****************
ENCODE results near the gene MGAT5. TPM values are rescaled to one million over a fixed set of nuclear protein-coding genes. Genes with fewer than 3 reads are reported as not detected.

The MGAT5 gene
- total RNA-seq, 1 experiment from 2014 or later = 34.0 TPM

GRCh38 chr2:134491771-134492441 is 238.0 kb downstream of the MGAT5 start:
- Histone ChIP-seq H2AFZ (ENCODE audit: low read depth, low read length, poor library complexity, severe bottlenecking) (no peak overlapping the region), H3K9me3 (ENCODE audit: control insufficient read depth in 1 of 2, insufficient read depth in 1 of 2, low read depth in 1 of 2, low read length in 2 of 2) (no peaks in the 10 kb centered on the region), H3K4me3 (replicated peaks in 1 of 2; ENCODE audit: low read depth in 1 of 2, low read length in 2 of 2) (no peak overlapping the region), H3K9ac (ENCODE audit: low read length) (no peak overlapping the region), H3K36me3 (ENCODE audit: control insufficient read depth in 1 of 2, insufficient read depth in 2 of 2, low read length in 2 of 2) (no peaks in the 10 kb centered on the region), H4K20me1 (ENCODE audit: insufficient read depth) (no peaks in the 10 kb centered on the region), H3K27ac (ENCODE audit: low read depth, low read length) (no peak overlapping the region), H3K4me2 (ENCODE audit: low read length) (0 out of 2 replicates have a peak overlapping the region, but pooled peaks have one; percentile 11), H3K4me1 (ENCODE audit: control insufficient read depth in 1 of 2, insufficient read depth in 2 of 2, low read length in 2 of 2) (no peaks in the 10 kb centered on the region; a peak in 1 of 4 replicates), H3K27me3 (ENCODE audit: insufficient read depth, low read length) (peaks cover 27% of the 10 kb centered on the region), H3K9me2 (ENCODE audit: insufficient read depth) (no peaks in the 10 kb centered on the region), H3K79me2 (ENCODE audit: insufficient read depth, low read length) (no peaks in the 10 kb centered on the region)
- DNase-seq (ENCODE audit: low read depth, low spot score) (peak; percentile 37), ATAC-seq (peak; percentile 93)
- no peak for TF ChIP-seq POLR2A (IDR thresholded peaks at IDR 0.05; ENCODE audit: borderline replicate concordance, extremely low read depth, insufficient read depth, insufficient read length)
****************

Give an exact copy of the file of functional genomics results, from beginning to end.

ENCODE results near the gene MGAT5. TPM values are rescaled to one million over a fixed set of nuclear protein-coding genes. Genes with fewer than 3 reads are reported as not detected.

The MGAT5 gene
- total RNA-seq, 1 experiment from 2014 or later = 34.0 TPM

GRCh38 chr2:134491771-134492441 is 238.0 kb downstream of the MGAT5 start:
- Histone ChIP-seq H2AFZ (ENCODE audit: low read depth, low read length, poor library complexity, severe bottlenecking) (no peak overlapping the region), H3K9me3 (ENCODE audit: control insufficient read depth in 1 of 2, insufficient read depth in 1 of 2, low read depth in 1 of 2, low read length in 2 of 2) (no peaks in the 10 kb centered on the region), H3K4me3 (replicated peaks in 1 of 2; ENCODE audit: low read depth in 1 of 2, low read length in 2 of 2) (no peak overlapping the region), H3K9ac (ENCODE audit: low read length) (no peak overlapping the region), H3K36me3 (ENCODE audit: control insufficient read depth in 1 of 2, insufficient read depth in 2 of 2, low read length in 2 of 2) (no peaks in the 10 kb centered on the region), H4K20me1 (ENCODE audit: insufficient read depth) (no peaks in the 10 kb centered on the region), H3K27ac (ENCODE audit: low read depth, low read length) (no peak overlapping the region), H3K4me2 (ENCODE audit: low read length) (0 out of 2 replicates have a peak overlapping the region, but pooled peaks have one; percentile 11), H3K4me1 (ENCODE audit: control insufficient read depth in 1 of 2, insufficient read depth in 2 of 2, low read length in 2 of 2) (no peaks in the 10 kb centered on the region; a peak in 1 of 4 replicates), H3K27me3 (ENCODE audit: insufficient read depth, low read length) (peaks cover 27% of the 10 kb centered on the region), H3K9me2 (ENCODE audit: insufficient read depth) (no peaks in the 10 kb centered on the region), H3K79me2 (ENCODE audit: insufficient read depth, low read length) (no peaks in the 10 kb centered on the region)
- DNase-seq (ENCODE audit: low read depth, low spot score) (peak; percentile 37), ATAC-seq (peak; percentile 93)
- no peak for TF ChIP-seq POLR2A (IDR thresholded peaks at IDR 0.05; ENCODE audit: borderline replicate concordance, extremely low read depth, insufficient read depth, insufficient read length)